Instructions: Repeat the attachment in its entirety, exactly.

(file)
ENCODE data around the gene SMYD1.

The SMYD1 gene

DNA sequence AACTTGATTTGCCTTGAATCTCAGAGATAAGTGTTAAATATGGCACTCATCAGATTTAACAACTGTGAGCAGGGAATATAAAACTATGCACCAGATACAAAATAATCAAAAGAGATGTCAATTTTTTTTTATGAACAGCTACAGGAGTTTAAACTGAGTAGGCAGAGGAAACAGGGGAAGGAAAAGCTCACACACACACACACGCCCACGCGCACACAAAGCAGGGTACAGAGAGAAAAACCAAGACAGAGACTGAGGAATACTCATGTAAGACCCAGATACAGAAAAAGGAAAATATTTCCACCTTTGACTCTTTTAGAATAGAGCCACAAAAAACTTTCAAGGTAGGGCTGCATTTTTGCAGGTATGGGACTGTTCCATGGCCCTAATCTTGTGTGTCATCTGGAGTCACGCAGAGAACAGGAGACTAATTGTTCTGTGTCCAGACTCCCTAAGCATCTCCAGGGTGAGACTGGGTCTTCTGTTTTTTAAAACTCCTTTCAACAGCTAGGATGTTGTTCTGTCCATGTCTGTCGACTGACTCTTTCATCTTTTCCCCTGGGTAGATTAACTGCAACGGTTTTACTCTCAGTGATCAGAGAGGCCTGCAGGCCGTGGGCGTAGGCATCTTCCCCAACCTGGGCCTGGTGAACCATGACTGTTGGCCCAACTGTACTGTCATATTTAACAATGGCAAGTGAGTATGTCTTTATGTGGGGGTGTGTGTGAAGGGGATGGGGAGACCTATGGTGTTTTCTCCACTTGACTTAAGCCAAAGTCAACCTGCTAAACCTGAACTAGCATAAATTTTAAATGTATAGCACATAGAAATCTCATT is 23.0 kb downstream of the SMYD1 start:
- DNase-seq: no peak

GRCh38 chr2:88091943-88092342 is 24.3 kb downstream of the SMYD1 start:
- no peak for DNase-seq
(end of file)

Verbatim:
ENCODE data around the gene SMYD1.

The SMYD1 gene

DNA sequence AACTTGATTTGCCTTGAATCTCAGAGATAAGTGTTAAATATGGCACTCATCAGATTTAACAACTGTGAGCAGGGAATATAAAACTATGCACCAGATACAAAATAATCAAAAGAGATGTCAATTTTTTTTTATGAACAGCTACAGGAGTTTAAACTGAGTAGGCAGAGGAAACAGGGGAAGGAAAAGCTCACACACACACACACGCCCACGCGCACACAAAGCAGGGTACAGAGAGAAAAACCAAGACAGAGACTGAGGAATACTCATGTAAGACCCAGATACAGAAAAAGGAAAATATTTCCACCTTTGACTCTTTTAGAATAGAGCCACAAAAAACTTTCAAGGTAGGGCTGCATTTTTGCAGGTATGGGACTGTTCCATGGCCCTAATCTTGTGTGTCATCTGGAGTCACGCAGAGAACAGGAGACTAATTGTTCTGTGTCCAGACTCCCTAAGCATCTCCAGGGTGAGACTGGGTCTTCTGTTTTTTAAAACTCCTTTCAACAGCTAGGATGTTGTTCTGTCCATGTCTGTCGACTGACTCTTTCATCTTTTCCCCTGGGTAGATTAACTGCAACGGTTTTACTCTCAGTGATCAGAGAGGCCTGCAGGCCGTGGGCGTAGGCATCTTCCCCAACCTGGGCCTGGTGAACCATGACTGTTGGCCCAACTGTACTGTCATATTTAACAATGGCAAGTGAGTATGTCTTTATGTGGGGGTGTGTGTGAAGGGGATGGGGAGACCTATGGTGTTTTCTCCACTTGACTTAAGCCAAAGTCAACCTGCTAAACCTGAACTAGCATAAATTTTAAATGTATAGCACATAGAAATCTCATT is 23.0 kb downstream of the SMYD1 start:
- DNase-seq: no peak

GRCh38 chr2:88091943-88092342 is 24.3 kb downstream of the SMYD1 start:
- no peak for DNase-seq